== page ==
The whole thing has given me considerable pause.  I've avoided writing about this because I certainly don't know what it all means, but I'll spit it out finally here and hope to be done with the worst of it.  

I think it's natural to think you knew Robin Williams.  For many of us, we grew up in a context that Robin Williams helped create.  It's shocking for us to realize that though he was an inspiration to the people around him, he had no inspiration left for himself, that we did not know Robin Williams after all.  

I also didn't know John Potter.  I stared at his photo online for a while, tried to place him in my past somewhere, and he does look familiar.  Maybe that's just human empathy, and I feel so absolutely terrible for his family that I'm not sure what to write about him.  I imagine that I passed him along the trail somewhere sometime, and we said hey and rode on.  But I didn't know him.  Walnut creek, though, I know extraordinarily well.  I've got a 2-inch scar on my left shoulder.  I broke a bike there once.  But dying there never crossed my mind.  

I haven't been to Bryce yet, where Scud was injured, and I don't think I'll go.  But if I did, I imagine I'd be most struck by the flow and grace of it, like most people who have been there.  I hear it's terrific.  

I met Scud the first time while racing the Monster Mash at Wakefield up near D.C.  He was the race promoter and director, and the whole thing was a benefit for some kid's program he was running at the time, and I finished 2nd.  I crashed pretty hard chasing the leader, maybe 200 yards from the finish.  I rode across the line dusty and bleeding, and Scud was psyched, congratulatory, wild-eyed in the way he always was when there was action to be had, and he said what we always say when that happens, "If you're not crashing, you're not going fast enough."  

Mental note to self: don't say that anymore.  

If I'm honest with myself, and I have to answer the question "how would you prefer to die?" and I don't say "in my sleep" which is sort of a lame, cowardly answer for the moral hypothetical, then I guess I have to admit that if I have to go - not anytime soon, mind you - I'd prefer to pass away on my bike.  I don't know what that's about, but there it is.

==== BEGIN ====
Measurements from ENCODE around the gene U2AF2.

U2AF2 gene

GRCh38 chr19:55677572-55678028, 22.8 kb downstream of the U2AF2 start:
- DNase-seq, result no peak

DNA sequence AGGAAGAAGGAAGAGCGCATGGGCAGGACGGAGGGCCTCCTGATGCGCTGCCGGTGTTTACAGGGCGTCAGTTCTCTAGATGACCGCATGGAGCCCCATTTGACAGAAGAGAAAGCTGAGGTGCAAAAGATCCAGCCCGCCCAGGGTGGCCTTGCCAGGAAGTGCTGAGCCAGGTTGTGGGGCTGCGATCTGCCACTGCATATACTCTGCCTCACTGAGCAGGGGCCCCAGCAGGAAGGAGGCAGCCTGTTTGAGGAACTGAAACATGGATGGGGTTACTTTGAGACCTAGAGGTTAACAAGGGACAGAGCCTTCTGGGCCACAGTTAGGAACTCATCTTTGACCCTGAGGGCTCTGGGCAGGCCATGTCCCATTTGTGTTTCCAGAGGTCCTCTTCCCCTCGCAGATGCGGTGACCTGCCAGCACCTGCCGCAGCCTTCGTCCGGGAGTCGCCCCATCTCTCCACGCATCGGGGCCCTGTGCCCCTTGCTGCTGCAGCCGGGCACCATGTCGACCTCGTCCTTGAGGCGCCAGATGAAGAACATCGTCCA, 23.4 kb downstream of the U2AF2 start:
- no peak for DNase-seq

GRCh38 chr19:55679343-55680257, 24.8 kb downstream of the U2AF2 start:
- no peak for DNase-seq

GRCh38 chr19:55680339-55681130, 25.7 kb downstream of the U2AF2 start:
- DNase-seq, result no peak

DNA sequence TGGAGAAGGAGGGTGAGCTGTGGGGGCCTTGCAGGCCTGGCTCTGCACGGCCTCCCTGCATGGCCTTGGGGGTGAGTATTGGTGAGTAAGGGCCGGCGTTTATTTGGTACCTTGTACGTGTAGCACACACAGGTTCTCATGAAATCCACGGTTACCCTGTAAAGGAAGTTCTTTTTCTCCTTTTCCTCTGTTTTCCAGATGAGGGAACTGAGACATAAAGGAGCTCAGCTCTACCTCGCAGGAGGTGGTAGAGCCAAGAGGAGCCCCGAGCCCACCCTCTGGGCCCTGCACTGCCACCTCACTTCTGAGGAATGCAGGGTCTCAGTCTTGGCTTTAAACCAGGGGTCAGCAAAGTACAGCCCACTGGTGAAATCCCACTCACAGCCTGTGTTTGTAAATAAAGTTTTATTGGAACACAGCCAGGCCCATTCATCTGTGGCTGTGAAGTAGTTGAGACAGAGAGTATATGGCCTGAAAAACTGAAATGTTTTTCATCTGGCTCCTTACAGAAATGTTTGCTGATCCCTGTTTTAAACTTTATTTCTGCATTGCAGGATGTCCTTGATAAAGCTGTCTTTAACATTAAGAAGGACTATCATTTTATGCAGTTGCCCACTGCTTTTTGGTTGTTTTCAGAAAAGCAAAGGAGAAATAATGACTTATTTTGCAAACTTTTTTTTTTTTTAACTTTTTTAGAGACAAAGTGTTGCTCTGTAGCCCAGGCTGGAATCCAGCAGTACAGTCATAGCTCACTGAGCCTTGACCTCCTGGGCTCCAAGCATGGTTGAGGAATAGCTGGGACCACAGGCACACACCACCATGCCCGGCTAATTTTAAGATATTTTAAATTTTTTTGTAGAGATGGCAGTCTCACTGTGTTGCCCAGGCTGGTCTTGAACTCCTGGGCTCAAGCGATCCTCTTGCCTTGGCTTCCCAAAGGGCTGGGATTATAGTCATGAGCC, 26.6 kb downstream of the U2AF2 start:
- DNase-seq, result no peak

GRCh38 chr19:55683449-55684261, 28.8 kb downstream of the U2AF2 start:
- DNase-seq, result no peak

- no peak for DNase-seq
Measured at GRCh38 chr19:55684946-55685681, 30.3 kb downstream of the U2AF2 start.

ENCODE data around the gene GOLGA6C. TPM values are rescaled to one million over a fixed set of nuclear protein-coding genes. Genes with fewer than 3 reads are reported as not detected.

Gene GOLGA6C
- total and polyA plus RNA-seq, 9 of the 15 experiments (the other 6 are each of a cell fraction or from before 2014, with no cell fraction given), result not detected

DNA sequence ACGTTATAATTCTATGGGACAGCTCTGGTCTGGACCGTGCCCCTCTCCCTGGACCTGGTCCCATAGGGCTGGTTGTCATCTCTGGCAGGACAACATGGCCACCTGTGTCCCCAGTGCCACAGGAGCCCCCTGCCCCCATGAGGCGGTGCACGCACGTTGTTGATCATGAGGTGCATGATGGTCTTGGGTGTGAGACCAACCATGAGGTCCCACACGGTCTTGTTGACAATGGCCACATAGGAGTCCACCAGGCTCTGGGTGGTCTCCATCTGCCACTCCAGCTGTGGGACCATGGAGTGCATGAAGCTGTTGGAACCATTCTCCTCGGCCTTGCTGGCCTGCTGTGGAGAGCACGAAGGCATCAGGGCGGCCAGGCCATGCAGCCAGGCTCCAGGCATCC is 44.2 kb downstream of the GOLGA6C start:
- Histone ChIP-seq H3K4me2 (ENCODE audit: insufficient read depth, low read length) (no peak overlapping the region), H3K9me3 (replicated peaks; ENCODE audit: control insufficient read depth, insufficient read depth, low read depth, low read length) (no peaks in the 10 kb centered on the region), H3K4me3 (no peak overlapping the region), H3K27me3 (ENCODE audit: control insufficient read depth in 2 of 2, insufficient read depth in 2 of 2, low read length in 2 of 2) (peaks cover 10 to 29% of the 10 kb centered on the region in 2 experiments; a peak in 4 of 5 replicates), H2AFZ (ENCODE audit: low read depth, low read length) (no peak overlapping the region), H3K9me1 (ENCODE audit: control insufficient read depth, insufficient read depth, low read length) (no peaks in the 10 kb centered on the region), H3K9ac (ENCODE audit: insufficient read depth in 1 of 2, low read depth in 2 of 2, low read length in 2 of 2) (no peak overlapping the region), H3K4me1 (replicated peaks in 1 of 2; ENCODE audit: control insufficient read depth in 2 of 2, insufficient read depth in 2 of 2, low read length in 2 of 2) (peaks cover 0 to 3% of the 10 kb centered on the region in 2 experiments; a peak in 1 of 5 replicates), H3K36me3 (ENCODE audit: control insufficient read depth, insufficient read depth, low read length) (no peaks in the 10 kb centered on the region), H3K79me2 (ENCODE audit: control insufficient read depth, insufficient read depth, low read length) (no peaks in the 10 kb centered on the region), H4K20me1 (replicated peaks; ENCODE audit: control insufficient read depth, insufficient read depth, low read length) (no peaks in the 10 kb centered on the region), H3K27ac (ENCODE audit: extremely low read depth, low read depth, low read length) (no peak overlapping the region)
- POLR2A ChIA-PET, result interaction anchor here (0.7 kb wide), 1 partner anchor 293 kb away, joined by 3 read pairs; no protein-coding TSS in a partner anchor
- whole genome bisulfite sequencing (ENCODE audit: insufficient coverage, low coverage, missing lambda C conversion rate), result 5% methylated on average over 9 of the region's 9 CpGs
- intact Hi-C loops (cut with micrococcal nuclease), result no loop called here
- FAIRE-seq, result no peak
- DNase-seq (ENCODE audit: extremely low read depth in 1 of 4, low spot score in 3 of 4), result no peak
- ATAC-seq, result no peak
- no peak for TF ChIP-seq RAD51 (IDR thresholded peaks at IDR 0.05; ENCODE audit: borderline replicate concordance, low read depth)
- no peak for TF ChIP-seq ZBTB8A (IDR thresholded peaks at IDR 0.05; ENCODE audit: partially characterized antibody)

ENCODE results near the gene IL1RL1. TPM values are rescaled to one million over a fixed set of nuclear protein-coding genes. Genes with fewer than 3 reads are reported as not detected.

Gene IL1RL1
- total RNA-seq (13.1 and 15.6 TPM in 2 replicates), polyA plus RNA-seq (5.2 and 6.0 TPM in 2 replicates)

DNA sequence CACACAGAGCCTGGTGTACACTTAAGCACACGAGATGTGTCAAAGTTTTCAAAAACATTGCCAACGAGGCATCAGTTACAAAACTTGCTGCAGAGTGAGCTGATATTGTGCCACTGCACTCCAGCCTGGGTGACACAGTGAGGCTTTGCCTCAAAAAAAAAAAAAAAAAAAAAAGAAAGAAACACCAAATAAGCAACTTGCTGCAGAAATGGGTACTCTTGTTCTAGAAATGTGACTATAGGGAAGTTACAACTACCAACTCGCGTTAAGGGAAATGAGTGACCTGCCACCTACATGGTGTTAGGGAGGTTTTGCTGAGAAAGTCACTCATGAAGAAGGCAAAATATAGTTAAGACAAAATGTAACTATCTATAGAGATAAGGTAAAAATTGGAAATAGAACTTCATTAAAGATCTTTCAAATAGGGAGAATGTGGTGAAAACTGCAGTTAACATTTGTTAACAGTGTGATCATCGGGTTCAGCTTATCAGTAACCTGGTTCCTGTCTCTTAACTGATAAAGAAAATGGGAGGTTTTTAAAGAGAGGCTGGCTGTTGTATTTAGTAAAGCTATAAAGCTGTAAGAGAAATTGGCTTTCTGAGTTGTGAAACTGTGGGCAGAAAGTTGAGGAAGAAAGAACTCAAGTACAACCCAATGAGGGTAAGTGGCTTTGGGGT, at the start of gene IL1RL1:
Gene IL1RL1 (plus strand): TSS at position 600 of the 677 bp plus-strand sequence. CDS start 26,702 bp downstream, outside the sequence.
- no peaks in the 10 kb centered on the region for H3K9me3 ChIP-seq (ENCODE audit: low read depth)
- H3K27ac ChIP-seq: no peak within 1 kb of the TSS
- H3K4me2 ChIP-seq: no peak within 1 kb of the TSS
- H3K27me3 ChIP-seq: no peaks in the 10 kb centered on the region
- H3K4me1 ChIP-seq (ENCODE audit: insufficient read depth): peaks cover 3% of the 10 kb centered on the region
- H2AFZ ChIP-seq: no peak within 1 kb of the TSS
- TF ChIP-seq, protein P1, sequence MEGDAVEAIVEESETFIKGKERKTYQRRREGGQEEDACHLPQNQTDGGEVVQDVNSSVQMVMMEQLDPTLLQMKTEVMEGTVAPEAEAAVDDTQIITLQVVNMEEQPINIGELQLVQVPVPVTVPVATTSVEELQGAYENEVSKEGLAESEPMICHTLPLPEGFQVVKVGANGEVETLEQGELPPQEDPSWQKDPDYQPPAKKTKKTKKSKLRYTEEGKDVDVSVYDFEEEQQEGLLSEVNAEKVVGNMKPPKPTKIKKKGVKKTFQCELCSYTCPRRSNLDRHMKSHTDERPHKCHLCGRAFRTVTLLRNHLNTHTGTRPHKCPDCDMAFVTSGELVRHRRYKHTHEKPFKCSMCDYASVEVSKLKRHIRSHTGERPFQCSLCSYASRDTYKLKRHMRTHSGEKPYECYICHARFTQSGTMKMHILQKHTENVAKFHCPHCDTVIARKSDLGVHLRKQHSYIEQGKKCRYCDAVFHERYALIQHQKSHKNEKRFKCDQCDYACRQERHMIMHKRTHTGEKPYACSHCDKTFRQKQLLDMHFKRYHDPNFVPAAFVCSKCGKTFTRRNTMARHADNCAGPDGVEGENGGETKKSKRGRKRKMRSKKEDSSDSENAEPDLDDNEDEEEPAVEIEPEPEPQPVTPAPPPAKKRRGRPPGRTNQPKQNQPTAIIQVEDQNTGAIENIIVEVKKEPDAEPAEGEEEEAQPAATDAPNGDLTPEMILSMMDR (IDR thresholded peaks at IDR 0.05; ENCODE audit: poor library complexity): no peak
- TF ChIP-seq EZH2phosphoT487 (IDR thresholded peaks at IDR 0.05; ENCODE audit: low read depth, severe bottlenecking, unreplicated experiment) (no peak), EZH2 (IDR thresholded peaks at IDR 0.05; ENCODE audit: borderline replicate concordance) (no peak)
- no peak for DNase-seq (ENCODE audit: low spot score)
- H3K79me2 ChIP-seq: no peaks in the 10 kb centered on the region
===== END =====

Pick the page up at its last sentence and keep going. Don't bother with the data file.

The thing is, I always thought bikes were supposed to save your life.  Not end it.  And I think for the most part that's true more often than it's not.  

But nothing saves your life, at least not forever.  

I'm left, like many of us, with a lot of unanswered questions, many of which I won't write here because they're borderline offensive.  But how many miles did those three men tally in their lives?  And what are those miles worth now?   

I have to pause sometimes, survey what's before me, take stock of the things and people I've been gifted, and remind myself to savor it.  It keeps me looking up up up.  

Tuesday, August 12, 2014

Some things don't make much sense.

The National Suicide Prevention Hotline is 1-800-273-TALK (1-800-273-8255).

Up up up.

Monday, July 28, 2014

There's just no way one guy is winning all of these races, right?

sweet, sweet Victory in PA.    

Up, up, up and all of that.  But my theory, still in the early stages, is that there are actually two of him.

Photoshop don't lie.

Monday, July 21, 2014

Thursday, July 17, 2014

That time I didn't run into Ben King in Dyke

A couple of weeks ago, I was out on a lunchtime ride in the heat.  It was about 90, I guess, and I rode up the south side of Brokenback and came down the naughty steepness from the tippy top into Blue Ridge School, hit the rollers, and then cruised out onto Bacon Hollow Road for the ride home. It's a 1.5 hour loop that I can usually do in about 2 hours in my current state of aerobic disrepair.  So anyway, I pulled past the store in Dyke, I looked over, and who do I see but Ben King there coming out of the store, two fresh bottles in hand, obviously on a big training ride on his road bike.

Instantly, I was confused.  In hindsight, I'd like to say that it was the heat.  But why the hell is Ben King not in Europe, I thought to myself?  And he pulled up alongside me and said hey, and we chatted it up for a moment, him on his road bike barely soft pedaling and me with a cooked brain on my Pivot just trying to make sense of the situation. Like, wasn't he supposed to be racing the Tour De France and training at altitude?  And why was he wearing this Hincapie Development Kit and riding a Felt?  And what were his race plans for the rest of the year?  And how was his form?  And on and on for about 5 minutes or so, until I realized that, in fact, I was talking to Jake King, not Ben.  Not sure if you're noticed, but little Jake is a man now.  And he looks a lot like Ben, but taller and meaner.

Certainly fast though.

Sorry about that, Jake.  Having lived my entire life in a sort of DNA-based co-existence with my own older brother, I know what it's like to be mistaken for someone else and play along so it's less awkward for everyone involved.  So thanks for that, Ben.  I mean Jake.

And you know what?  Good for you.  I think you've got a pretty good pedigree when you can be mistaken for your professional road racer older brother, have a 5 minute conversation with a stranger about what you're doing all the way out here, and what your plans are, and how your season's going, and most of the conversation that was supposed to be about him still applies to you.  Also, that makes it less weird for me.

My main point here: Jake King rips.  Watch yourself you aging, whiny pro racers that think you're entitled to a spot in the Peloton based upon what you did 10 years ago.  This kid's gonna knock your has-been 180 max heart rate right through your pampered underpants, and the general public is looking forward to watching him do it.